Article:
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Street cheering to be held in Seoul amid woes over large-scale gatherings after Itaewon crowd crush

South Korea's public World Cup viewing parties have been highly anticipated celebrations for decades, but this year the decision whether to host such fan gatherings has been complicated by recent events.

People join a street cheering event at Gwanghwamun Square in central Seoul on July 23, 2014, when South Korea's national soccer team played against Algeria in the group stage of the 20th FIFA World Cup held in Brazil. (The Korea Herald file photo)
People join a street cheering event at Gwanghwamun Square in central Seoul on July 23, 2014, when South Korea's national soccer team played against Algeria in the group stage of the 20th FIFA World Cup held in Brazil. (The Korea Herald file photo)

The Seoul Metropolitan Government has decided to allow street cheering events during the South Korean national soccer team's World Cup games to be held at Gwanghwamun Square, the capital’s largest outdoor space for public gatherings, despite safety concerns following the Itaewon crowd crush last month.

The Seoul city government on Tuesday evening announced that the operation committee of Gwanghwamun Square came to such conclusion after a meeting that started at 5 p.m.

The decision came after planned street cheering events in Gwanghwamun Square were taken into serious consideration this year, following the deadly crowd crush that took away the lives of more than 150 people.

Street rallies during the World Cup have been considered special events over the past couple of decades, particularly since the 2002 Korea-Japan World Cup. South Korea’s team played six games during that tournament, and millions of people poured into the streets to watch the matches together and cheer on the team. The events, held every four years since, are arguably the biggest celebrations for local soccer fans.

However, the situation is different this year as the World Cup in Qatar kicked off less than a month after the crowd crush. The country observed a weeklong period of national mourning for the victims earlier this month, and the Korea Football Association in early November released a statement saying it had decided to cancel all street events in solidarity with the victims of the crowd crush.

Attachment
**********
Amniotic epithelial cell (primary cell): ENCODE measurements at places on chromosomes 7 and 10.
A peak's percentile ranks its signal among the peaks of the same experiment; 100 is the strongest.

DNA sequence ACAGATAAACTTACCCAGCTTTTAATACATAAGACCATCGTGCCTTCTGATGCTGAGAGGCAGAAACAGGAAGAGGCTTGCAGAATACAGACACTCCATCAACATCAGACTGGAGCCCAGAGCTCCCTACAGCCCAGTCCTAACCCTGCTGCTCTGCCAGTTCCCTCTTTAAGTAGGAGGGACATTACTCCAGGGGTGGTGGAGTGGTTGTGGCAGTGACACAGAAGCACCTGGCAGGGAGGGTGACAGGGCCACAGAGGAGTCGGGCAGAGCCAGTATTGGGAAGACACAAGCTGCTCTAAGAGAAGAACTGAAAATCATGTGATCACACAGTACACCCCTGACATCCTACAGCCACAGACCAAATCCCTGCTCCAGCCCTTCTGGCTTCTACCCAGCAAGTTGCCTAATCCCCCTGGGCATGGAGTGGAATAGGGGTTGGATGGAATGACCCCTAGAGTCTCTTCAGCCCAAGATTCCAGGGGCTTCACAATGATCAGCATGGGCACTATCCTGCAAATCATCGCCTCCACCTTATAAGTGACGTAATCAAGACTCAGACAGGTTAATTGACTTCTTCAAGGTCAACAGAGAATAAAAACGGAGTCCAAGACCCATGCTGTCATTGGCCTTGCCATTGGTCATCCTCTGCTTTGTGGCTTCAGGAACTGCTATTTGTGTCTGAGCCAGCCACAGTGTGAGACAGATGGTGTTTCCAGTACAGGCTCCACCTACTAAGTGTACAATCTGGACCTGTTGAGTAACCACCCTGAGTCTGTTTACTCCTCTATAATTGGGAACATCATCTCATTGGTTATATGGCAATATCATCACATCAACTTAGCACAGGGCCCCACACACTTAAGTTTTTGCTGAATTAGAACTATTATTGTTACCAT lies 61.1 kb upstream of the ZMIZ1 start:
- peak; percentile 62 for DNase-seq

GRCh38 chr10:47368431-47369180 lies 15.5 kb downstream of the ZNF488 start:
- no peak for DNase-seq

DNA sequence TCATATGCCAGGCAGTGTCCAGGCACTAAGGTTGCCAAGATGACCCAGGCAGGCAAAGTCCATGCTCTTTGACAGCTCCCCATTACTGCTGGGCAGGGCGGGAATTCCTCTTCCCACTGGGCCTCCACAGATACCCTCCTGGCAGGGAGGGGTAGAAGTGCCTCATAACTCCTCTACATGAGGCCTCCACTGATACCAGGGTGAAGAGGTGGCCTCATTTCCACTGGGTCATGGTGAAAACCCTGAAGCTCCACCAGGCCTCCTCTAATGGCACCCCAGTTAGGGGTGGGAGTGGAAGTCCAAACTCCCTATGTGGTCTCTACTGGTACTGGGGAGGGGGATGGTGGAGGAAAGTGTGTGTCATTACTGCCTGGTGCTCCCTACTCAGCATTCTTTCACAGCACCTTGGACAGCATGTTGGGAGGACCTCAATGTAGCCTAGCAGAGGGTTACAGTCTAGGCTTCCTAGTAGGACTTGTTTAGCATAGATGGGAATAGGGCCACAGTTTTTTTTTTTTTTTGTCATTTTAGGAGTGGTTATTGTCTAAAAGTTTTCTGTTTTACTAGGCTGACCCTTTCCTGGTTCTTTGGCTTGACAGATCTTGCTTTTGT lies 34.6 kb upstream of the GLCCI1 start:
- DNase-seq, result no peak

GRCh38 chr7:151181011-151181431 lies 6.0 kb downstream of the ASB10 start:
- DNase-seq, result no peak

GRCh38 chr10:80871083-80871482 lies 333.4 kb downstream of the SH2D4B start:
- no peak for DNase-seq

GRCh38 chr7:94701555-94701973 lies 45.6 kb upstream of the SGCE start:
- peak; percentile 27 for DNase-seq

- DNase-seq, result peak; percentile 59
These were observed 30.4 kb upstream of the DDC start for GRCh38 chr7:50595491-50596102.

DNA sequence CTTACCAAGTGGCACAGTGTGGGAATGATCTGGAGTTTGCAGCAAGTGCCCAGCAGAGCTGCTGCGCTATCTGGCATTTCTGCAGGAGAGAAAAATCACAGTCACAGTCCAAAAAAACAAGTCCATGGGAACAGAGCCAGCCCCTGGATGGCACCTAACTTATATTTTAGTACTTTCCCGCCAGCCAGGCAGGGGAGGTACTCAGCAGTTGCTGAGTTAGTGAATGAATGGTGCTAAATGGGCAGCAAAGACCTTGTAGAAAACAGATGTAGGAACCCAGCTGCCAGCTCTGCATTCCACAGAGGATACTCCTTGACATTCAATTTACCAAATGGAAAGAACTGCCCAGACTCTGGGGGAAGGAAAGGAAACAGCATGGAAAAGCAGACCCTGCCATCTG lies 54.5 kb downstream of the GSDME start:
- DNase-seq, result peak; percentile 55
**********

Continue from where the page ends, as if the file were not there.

People also have mixed reactions over whether it is appropriate to gather to celebrate so soon after the tragedy as some citizens remain concerned about large-scale gatherings. "It has been less than a month since the tragic accident, and I feel like we still need a little more time to express our condolences to the victims," said a 30-year-old Seoul resident, who requested to be identified by her surname Cho. "It is highly likely that many people would come out to the streets, including teenagers, and I am concerned about whether similar accidents will unfold."

A 35-year-old resident, who requested anonymity, said, "It seems too early to hold cheering events since the exact cause of the disaster and who is responsible have not been fully found yet."

Yet some say otherwise.

"Given that public viewing events take place in a large open space -- unlike Itaewon, where the accident unfolded in a narrow alley -- it might be okay," said a 34-years-old Gyeonggi Province resident who requested to be identified as his surname Ryu. He also noted that people were attentive to safety protocols during street cheering events during previous World Cups.

“Whether to join street rallies is completely up to each individual,” said Chung, 40, from Suwon.

While the public has feels mixed regarding the street events for the World Cup, the Red Devils, the official supporters club of the Korean national soccer team, requested approval to hold the gatherings from the Seoul city government.

On Saturday, the Red Devils Seoul branch announced that it had decided to hold the street rallies, reversing its initial announcement. The Red Devils said they had submitted an application on Thursday to the Seoul Metropolitan Government to use Gwanghwamun Square on three separate occasions when the national team is scheduled to play.

The supporters club said it “originally thought that it would be inappropriate to organize such events where many people would gather, before grief over the tragedy in Itaewon is over.” The supporters group, however, said it reversed course after a series of meetings on the idea that “it is rather right to give true comfort and express our condolences in our own way.“

The district office of Jongno-gu, which said the Red Devils' plan requires stronger safety measures, turned down the application on Monday, but granted approval on Tuesday afternoon. After reviewing the original plan, the district office said the supporters club should double the number of safety guards and secure paths for emergency vehicles.

Under the current law, an event with more than 1,000 participants has to receive permission from the relevant district office regarding safety measures.

With the Jongno District Office's approval, the Seoul city government made the final call on whether to allow the massive street events during the tournament.



By Shim Woo-hyun (ws@heraldcorp.com)
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